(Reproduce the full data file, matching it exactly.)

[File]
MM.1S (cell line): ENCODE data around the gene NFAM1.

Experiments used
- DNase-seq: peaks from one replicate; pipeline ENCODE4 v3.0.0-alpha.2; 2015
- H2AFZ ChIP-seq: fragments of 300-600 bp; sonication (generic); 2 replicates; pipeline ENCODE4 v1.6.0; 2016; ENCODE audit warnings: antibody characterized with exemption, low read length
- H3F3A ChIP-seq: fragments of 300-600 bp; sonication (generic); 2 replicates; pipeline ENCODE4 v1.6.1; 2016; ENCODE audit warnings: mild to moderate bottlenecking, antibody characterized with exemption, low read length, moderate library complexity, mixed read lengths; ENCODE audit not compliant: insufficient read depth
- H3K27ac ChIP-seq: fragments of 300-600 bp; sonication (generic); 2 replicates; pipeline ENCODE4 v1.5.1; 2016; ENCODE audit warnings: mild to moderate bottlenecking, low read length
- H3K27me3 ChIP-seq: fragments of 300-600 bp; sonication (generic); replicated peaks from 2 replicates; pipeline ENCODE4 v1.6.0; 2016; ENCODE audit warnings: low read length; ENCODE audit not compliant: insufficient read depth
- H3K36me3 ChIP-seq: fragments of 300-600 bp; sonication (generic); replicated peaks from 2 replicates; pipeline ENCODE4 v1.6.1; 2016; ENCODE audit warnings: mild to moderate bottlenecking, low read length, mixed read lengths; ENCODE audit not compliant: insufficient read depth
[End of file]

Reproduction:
MM.1S (cell line): ENCODE data around the gene NFAM1.

Experiments used
- DNase-seq: peaks from one replicate; pipeline ENCODE4 v3.0.0-alpha.2; 2015
- H2AFZ ChIP-seq: fragments of 300-600 bp; sonication (generic); 2 replicates; pipeline ENCODE4 v1.6.0; 2016; ENCODE audit warnings: antibody characterized with exemption, low read length
- H3F3A ChIP-seq: fragments of 300-600 bp; sonication (generic); 2 replicates; pipeline ENCODE4 v1.6.1; 2016; ENCODE audit warnings: mild to moderate bottlenecking, antibody characterized with exemption, low read length, moderate library complexity, mixed read lengths; ENCODE audit not compliant: insufficient read depth
- H3K27ac ChIP-seq: fragments of 300-600 bp; sonication (generic); 2 replicates; pipeline ENCODE4 v1.5.1; 2016; ENCODE audit warnings: mild to moderate bottlenecking, low read length
- H3K27me3 ChIP-seq: fragments of 300-600 bp; sonication (generic); replicated peaks from 2 replicates; pipeline ENCODE4 v1.6.0; 2016; ENCODE audit warnings: low read length; ENCODE audit not compliant: insufficient read depth
- H3K36me3 ChIP-seq: fragments of 300-600 bp; sonication (generic); replicated peaks from 2 replicates; pipeline ENCODE4 v1.6.1; 2016; ENCODE audit warnings: mild to moderate bottlenecking, low read length, mixed read lengths; ENCODE audit not compliant: insufficient read depth